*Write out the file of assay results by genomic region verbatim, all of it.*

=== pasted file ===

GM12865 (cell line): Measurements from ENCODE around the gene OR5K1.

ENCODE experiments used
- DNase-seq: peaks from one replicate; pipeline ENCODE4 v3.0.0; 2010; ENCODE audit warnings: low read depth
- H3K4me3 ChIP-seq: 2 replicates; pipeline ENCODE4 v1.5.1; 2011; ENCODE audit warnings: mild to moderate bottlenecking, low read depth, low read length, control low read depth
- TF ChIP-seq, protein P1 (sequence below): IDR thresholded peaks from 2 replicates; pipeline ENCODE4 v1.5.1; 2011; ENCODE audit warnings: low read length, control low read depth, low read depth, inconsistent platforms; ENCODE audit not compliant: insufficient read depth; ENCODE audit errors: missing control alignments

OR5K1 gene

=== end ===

GM12865 (cell line): Measurements from ENCODE around the gene OR5K1.

ENCODE experiments used
- DNase-seq: peaks from one replicate; pipeline ENCODE4 v3.0.0; 2010; ENCODE audit warnings: low read depth
- H3K4me3 ChIP-seq: 2 replicates; pipeline ENCODE4 v1.5.1; 2011; ENCODE audit warnings: mild to moderate bottlenecking, low read depth, low read length, control low read depth
- TF ChIP-seq, protein P1 (sequence below): IDR thresholded peaks from 2 replicates; pipeline ENCODE4 v1.5.1; 2011; ENCODE audit warnings: low read length, control low read depth, low read depth, inconsistent platforms; ENCODE audit not compliant: insufficient read depth; ENCODE audit errors: missing control alignments

OR5K1 gene